Editorial: Fuck the “Good People”

“Step foward: we hear
That you are a good man.

Hunting through the alleys of Seattle as a poor Pagan punk was actually a lot of fun. The stuff you’d find discarded behind old buildings, next to dumpsters and shoved into crates or boxes was pretty amazing. Candelabra, fully-functional computers, arcane looking chandeliers and mirrors, massive glazed garden pots, high-backed Victorian chairs: there was rarely ever a reason to buy anything when you could construct an entire world from salvage.

After only a year, we had a pretty amazing witch house going.

One day while alley-shopping, I found a half-burned book. Thick, paper-back, old-looking, its pages bloated from an earlier rain. The scorch marks intrigued me immediately. I turned it over, read the title, and put it in my backpack. It was on witchcraft. It had scorch marks. How fucking punk was that?

I showed my roommates the book as soon as I got  home, and we made up stories for it. A summoning gone wrong, maybe–some demon of fire had lept from the pages with infernal glee and was now running amok through the gay district of Seattle. Or maybe some parent had found it in their child’s room and tried to go all Gestapo on it. Or maybe the book had survived a house fire, the last remaining thing in an entire life smoldered to ruins, its enchanted pages proof against the licking flames.

We flipped through the book, found the place where it seemed the fire had started. We read a bit of it aloud to each other. And then we all got really nauseated and threw it in the recycling bin.

Thing is, maybe the original owner had had the right idea, trying to torch that shit.

“You cannot be bought, but the lightning
Which strikes the house, also
Cannot be bought.

You hold to what you said.
But what did you say?

I tried to put that book out of mind pretty quickly, but it wasn’t easy. I’d been calling myself a “Pagan” for years by then, but I was always a little self-conscious when people would ask me what that meant. I and my roommates threw massive Beltane and Samhain parties in our house, sometimes topping 100 people, sometimes ending in orgies. We’d light candles everywhere, I’d set up little altars on cinder blocks with mirrors and random statues and bits of nature, fill our house with incense, put out milk for faeries and hang pretty bits of glass from the branches of a rescued Elder tree. But when someone would ask me what I meant when I said I was Pagan, I’d freeze up.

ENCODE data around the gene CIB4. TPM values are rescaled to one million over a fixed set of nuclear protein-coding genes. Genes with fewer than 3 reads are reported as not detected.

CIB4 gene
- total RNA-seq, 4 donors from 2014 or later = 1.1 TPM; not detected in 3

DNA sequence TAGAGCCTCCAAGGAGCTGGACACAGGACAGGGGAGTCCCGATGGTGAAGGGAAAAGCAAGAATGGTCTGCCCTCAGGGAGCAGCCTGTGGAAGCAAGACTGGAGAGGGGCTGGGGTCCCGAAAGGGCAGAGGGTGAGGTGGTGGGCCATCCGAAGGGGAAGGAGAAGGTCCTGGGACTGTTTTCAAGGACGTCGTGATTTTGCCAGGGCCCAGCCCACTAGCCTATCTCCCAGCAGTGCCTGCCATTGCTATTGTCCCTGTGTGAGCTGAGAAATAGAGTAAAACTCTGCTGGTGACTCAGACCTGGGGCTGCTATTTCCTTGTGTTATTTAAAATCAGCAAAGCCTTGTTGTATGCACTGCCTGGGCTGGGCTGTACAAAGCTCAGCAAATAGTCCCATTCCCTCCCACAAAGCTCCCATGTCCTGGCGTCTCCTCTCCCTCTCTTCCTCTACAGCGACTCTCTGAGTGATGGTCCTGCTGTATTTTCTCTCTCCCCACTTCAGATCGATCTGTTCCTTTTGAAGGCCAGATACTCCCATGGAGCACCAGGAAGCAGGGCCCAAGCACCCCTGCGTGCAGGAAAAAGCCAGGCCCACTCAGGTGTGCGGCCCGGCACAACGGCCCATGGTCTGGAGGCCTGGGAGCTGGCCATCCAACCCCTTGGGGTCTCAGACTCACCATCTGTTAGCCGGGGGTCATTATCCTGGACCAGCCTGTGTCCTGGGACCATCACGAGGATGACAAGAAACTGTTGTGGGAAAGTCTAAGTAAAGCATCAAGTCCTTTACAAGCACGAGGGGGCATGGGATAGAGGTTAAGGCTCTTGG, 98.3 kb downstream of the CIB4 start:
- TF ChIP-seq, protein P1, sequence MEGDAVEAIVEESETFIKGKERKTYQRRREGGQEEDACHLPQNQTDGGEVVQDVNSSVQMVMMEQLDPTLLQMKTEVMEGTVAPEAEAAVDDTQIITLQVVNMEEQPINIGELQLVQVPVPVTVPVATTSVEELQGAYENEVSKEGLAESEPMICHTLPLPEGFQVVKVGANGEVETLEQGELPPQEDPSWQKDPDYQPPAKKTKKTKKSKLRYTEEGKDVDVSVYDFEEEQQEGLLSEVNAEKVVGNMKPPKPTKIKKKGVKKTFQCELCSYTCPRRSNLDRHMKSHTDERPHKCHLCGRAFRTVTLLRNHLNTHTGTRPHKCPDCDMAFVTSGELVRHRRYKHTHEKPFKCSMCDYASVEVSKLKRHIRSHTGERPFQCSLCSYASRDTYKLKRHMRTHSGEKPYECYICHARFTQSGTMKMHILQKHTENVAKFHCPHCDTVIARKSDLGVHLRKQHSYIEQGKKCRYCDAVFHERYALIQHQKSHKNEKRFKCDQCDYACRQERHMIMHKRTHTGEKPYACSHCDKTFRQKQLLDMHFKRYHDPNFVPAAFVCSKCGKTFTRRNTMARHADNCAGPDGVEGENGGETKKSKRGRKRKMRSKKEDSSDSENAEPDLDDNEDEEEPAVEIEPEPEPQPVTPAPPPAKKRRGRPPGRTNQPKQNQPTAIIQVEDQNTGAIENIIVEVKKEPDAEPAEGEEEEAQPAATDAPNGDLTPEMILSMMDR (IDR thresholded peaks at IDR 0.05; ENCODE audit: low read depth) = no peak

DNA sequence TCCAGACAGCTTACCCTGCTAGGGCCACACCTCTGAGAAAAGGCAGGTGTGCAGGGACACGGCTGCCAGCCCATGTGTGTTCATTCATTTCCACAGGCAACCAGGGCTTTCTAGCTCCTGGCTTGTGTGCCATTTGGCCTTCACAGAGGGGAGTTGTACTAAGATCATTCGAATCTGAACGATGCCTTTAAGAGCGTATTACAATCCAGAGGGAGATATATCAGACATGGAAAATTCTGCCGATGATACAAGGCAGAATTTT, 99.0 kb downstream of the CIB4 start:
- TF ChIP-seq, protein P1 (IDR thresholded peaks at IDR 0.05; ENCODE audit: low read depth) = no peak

“Are you Wiccan?” some would ask. I’d usually answer, “not that I know of” and leave it at that, at least until I saw that book.  After reading the descriptions of sex with children, I was really fucking certain I wanted nothing to do with Wicca.

The book was The Witch’s Bible, by Gavin and Yvonne Frost. Gavin Frost just died a few days ago, and the Pagan parts of the internet are full of obituaries remembering Gavin as a ‘good man.’ A little ‘controversial,’ perhaps, a little misunderstood.’

But he was a good man.

Here’s part of the text from The Witch’s Bible that some find a little ‘controversial’ or think others have ‘misunderstood.’ It’s also the part of the book I’d found that had been burnt, in which the initiation of children just after puberty (or, in the book’s terms, “When a child develops to a stage where the physical attributes of reproduction are present”) is prescribed. These are the instructions to a young girl, to prepare her for her initiation:

“You have been entrusted with two phali; these are in your care until your initiation. We would like you to be initiated at the next coven meeting, which will take place on …. This means that, excluding your menstruation time, you have three weeks to prepare your muscles for introitus. Your father or your sponsor will help you if you have any difficulties or pain. You may have to delay your initiation, but there is plenty of time and no need to hurry. These are important development phases. Relax and take your time. You have no hymen; there is no restriction except the vaginal muscles.

After your evening discussion and meditation, and before you go to bed, take the smaller phallus and smear it with lubricating jelly. Either lie on your back with your knees up and legs slightly apart, or stand up and bend your knees. Spread the lips of the vagina and gently insert the phallus. Remember it must point toward the back, not up inside you. Push the phallus in until the vaginal entrance muscles close around the core. Wear it and the larger phallus in accordance with the following table, except during menstruation.”

You can maybe understand why I soon started answering the question, “Are you Wiccan?” with a loud, agressive, “fuck no.” 

“You are honest, you say your opinion.
Which opinion?
You are brave.
Against whom?
You are wise.
For whom?

When I’d first encountered that book, I knew absolutely that I wanted nothing to do with that sort of ‘witchcraft.’  I kept living my life the way it’d gone, kept being Pagan, kept lighting candles and putting out offerings and throwing parties and doing little bits of found magic. That stuff didn’t change one bit. But I definitely knew I’d never be a Wiccan.

Wiccans may feel a bit put out by this. And they should–there’s plenty about Wicca worth studying, much that has enriched people’s lives. And there are some people who’ve done a lot of work to liberate it from the grip of its patriarchal origins. The point isn’t that Wicca was wrong, but that my first exposure to it was pretty appalling.

It wasn’t for another ten years that I’d look at the bias I’d developed around Wicca, which was also the same time that I re-encoutered that book. Though Gavin Frost certainly didn’t speak for all of Wicca, I unfortunately learned that he had plenty of defenders.